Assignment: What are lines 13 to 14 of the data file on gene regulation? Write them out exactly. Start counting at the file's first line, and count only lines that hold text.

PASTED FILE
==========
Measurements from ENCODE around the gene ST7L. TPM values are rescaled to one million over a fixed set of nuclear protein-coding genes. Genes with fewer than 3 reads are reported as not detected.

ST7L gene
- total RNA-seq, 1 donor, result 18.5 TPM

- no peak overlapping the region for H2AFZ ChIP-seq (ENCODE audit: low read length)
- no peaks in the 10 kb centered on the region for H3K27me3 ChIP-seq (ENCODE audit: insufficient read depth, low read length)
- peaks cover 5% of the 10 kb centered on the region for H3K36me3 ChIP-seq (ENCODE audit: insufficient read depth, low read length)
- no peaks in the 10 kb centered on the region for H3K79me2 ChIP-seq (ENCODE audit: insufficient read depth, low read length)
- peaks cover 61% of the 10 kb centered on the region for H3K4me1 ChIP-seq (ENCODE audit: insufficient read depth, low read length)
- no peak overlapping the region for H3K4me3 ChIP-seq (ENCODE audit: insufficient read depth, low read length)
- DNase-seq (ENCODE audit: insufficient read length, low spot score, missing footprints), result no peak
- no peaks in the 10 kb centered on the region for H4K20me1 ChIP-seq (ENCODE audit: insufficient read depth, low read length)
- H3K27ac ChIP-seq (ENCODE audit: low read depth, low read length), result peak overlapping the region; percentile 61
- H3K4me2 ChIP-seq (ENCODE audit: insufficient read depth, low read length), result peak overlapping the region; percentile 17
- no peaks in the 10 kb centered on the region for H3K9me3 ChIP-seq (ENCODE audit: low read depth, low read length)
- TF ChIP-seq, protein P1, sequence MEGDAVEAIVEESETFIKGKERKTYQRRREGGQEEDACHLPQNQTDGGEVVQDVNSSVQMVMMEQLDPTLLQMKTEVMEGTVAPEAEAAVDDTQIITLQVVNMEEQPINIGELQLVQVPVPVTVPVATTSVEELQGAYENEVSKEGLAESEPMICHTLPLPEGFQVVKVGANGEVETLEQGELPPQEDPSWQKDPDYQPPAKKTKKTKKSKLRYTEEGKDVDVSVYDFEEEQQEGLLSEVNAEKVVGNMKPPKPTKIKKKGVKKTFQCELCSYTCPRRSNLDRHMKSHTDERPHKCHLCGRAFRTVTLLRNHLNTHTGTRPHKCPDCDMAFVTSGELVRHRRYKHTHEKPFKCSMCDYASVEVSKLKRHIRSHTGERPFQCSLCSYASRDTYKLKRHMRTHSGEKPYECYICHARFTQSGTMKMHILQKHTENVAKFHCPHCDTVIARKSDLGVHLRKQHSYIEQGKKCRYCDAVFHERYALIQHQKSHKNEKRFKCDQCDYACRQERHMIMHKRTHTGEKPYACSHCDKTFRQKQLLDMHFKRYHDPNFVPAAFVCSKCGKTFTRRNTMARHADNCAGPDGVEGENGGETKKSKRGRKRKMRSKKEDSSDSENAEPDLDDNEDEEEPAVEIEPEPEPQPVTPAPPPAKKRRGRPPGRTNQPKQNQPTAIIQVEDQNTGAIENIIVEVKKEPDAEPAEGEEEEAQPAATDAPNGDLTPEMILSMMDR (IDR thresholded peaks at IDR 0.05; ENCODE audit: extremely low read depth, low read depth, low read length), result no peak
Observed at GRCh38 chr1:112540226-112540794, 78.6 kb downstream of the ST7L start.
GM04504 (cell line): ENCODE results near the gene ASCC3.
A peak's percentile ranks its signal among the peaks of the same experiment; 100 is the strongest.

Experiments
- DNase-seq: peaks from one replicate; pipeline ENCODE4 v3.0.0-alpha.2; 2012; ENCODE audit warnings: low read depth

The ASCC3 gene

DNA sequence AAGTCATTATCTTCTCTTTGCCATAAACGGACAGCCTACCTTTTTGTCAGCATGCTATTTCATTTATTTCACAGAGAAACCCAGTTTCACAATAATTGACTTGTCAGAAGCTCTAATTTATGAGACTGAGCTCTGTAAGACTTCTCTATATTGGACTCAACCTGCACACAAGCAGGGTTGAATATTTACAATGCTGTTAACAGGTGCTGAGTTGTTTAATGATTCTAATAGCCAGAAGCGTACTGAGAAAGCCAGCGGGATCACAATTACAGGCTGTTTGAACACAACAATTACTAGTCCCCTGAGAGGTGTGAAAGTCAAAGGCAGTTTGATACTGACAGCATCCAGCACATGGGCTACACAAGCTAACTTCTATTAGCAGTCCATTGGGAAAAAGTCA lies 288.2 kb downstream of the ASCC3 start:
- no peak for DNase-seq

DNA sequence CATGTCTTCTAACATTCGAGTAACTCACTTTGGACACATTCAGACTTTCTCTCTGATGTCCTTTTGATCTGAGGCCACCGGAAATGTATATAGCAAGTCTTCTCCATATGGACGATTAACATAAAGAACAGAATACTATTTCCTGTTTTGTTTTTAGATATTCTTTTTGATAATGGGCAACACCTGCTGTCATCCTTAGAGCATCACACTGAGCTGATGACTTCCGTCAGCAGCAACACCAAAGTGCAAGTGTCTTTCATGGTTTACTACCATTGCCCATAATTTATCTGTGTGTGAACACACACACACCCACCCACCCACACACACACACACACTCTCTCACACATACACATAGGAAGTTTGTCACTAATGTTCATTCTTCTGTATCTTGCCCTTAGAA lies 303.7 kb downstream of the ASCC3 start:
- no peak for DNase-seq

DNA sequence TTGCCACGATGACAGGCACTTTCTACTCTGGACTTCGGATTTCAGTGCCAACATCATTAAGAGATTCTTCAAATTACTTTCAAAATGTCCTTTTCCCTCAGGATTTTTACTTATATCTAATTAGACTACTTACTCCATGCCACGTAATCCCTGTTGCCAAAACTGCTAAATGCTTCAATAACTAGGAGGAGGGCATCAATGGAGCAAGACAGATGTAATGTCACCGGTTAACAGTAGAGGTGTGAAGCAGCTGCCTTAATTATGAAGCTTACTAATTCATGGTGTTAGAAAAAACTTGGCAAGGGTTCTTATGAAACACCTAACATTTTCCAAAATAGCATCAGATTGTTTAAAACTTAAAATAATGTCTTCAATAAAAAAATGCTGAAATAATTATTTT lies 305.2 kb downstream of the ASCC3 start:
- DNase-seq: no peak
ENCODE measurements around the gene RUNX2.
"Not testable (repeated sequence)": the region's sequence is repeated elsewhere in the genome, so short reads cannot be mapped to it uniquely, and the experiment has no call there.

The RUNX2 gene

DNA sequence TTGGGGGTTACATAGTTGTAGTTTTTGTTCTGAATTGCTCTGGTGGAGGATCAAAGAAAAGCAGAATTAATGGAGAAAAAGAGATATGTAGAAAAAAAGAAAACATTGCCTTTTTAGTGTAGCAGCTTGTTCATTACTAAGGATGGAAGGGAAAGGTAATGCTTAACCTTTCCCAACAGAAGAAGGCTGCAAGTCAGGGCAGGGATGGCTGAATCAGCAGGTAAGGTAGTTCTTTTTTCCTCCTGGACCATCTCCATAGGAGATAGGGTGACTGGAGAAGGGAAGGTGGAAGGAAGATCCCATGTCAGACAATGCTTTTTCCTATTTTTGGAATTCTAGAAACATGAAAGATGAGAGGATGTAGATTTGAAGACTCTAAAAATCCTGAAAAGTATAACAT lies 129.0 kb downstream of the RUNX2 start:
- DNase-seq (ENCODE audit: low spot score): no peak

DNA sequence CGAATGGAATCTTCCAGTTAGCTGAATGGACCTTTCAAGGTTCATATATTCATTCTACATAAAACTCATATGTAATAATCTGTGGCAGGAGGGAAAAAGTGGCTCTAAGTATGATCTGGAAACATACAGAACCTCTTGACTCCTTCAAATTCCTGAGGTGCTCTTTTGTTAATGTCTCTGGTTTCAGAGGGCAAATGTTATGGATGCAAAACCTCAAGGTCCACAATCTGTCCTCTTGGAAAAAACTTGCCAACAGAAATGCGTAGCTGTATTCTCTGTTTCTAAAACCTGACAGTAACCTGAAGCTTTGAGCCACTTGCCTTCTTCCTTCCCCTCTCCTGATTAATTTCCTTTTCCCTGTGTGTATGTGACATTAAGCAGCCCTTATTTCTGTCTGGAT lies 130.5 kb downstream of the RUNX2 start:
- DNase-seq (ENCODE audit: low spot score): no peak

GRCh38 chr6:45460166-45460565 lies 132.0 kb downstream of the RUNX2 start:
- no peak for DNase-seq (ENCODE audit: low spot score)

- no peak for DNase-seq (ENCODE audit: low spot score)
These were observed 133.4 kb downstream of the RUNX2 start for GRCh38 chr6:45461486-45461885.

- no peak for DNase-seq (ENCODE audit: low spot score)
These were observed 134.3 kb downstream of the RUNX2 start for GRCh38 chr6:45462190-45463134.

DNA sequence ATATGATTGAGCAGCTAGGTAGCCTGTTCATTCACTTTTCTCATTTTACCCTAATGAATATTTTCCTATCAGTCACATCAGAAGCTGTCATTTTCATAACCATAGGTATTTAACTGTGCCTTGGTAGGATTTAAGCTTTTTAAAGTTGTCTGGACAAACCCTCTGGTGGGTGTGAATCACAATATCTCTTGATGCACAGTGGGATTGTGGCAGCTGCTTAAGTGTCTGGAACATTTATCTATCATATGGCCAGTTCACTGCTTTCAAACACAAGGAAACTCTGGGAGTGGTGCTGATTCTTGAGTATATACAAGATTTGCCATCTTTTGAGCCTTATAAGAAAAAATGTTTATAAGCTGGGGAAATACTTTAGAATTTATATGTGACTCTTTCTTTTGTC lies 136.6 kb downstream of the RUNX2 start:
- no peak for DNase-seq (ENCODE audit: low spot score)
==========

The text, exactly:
- H3K4me2 ChIP-seq (ENCODE audit: insufficient read depth, low read length), result peak overlapping the region; percentile 17
- no peaks in the 10 kb centered on the region for H3K9me3 ChIP-seq (ENCODE audit: low read depth, low read length)